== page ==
Customer Review

118 of 126 people found the following review helpful
4.0 out of 5 stars "How one Man Saved the Monarchy"..., 28 Nov. 2010
This review is from: The King's Speech (Paperback)
In lieu of being able to watch the movie "The King's Speech" because it hasn't been released yet, I ordered the book by the same name, written by Lionel Logue's grandson, Mark Logue, and his co-author, Peter Conradi. The book is a well-written biography of Australian-born speech therapist Lionel Logue and his work with Britain's Prince Albert when he was Duke of York in the 1920's and continuing on in the 1930's when "Bertie" became King - George VI - in 1936, and then afterward during WW2.

Albert, son of King George V and younger brother of Edward VIII, had developed a stammer during his youth, which made him shy and uncommunicative. As someone who has struggled all my life with a relatively mild stutter, I thought it was good that Mark Logue did not attribute the cause of Bertie's stammer to any one thing. Stuttering is an impediment which seems to arise from both/either physical and psychological reasons and most of the time cannot be properly ascribed to any one thing. In Bertie's case, it was possibly from a difficult youth. He and his siblings were not close to their parents - as was common in those days - and his parents seemed to rather scare him when they were together. A sadistic nanny and the changing of his left-handedness to right may have contributed to his stutter. In any case, he was a man who could not always control his own speech, and he was moving into some situations where he would be called on to speak publicly and to do so often.

After his marriage, Bertie consulted Lionel Logue who had emigrated to England from Australia with his wife and young family and set up a practice in speech therapy in London's Harley Street. After much practice, Bertie was able to give speeches, but he depended on Lionel Logue's continued help as he became king - first in peacetime and then in wartime. The many speeches by radio that George was called on to make in the 25 or so years of his rule were always difficult for him, but Logue's work made them bearable to the king. Logue and George VI became friends - of a sort - because of their work together.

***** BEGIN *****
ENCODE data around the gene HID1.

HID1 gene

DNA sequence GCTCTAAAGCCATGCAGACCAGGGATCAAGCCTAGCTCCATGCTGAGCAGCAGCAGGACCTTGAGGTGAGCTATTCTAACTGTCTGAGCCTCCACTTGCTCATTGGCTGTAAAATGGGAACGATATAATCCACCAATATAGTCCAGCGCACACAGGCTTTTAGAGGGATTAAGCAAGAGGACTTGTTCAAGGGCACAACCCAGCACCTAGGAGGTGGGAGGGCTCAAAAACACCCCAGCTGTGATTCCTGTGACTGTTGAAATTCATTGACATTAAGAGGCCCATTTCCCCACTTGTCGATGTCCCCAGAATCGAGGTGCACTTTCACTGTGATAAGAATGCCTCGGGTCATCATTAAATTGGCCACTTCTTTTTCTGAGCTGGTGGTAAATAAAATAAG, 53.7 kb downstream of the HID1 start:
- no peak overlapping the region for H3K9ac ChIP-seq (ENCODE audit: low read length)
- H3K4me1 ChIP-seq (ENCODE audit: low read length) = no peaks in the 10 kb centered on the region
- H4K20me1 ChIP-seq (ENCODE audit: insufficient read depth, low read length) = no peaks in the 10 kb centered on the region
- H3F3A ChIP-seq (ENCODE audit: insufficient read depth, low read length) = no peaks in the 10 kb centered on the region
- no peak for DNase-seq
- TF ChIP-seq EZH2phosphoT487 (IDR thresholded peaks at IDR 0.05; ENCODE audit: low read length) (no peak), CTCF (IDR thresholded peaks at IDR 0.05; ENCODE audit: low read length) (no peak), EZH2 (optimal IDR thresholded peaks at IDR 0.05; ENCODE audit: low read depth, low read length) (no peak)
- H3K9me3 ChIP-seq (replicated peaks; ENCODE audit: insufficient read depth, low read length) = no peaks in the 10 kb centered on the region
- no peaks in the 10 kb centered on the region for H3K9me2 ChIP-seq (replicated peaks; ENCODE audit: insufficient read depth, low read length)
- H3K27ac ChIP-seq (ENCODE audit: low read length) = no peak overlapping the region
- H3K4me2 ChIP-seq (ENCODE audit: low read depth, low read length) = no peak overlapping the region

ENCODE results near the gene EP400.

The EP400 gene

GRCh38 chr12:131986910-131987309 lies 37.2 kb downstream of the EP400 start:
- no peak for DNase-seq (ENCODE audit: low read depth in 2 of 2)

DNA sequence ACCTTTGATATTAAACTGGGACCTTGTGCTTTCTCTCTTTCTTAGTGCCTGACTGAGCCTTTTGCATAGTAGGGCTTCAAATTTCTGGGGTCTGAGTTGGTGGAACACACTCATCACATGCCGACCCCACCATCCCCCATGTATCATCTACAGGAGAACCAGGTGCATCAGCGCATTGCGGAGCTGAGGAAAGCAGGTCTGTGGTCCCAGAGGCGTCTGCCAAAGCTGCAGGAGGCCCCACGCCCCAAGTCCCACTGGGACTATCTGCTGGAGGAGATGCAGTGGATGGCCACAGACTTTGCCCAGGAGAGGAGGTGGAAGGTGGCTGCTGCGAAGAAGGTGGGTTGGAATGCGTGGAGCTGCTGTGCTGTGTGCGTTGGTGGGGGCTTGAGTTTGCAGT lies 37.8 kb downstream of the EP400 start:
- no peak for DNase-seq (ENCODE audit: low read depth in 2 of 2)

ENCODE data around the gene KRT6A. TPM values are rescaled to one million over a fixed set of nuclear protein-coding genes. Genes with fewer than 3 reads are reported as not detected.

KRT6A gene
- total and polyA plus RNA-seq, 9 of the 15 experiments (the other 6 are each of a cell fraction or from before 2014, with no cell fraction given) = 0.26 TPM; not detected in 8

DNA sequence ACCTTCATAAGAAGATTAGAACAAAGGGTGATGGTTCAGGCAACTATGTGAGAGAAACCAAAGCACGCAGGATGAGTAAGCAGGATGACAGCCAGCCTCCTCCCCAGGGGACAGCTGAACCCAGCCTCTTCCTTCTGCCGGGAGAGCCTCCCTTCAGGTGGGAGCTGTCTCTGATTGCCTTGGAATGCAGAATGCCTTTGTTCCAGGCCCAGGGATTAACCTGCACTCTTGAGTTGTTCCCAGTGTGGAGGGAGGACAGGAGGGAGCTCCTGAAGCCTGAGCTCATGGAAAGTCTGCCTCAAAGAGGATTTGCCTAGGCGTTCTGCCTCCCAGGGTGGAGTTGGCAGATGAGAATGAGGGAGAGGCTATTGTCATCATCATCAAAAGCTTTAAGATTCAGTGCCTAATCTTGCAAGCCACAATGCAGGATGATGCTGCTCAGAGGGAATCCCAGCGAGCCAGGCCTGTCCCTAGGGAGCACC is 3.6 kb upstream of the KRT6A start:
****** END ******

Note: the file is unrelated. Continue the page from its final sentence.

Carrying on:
Mark Logue and Peter Conradi were able to look through Lionel Logue's case files and put together a very good record of Logue's work with George VI. Whether Lionel Logue "saved the monarchy" is a bit in doubt, but he did give confidence and success to the George VI when he - and the nation and the Commonwealth - needed it the most.

A note to the authors, Wallis Simpson was from Maryland, not Pennsylvania.
Help other customers find the most helpful reviews 
Was this review helpful to you? Yes No

[Add comment]
Post a comment
To insert a product link use the format: [[ASIN:ASIN product-title]] (What's this?)
Amazon will display this name with all your submissions, including reviews and discussion posts. (Learn more)
Name:
Badge:
This badge will be assigned to you and will appear along with your name.
There was an error. Please try again.
Please see the full guidelines ">here.

Official Comment

As a representative of this product you can post one Official Comment on this review. It will appear immediately below the review wherever it is displayed.   Learn more
The following name and badge will be shown with this comment:
 (edit name)
After clicking on the Post button you will be asked to create your public name, which will be shown with all your contributions.

Is this your product?

If you are the author, artist, manufacturer or an official representative of this product, you can post an Official Comment on this review. It will appear immediately below the review wherever it is displayed.  Learn more
Otherwise, you can still post a regular comment on this review.

Is this your product?

If you are the author, artist, manufacturer or an official representative of this product, you can post an Official Comment on this review. It will appear immediately below the review wherever it is displayed.   Learn more
 
System timed out

We were unable to verify whether you represent the product. Please try again later, or retry now. Otherwise you can post a regular comment.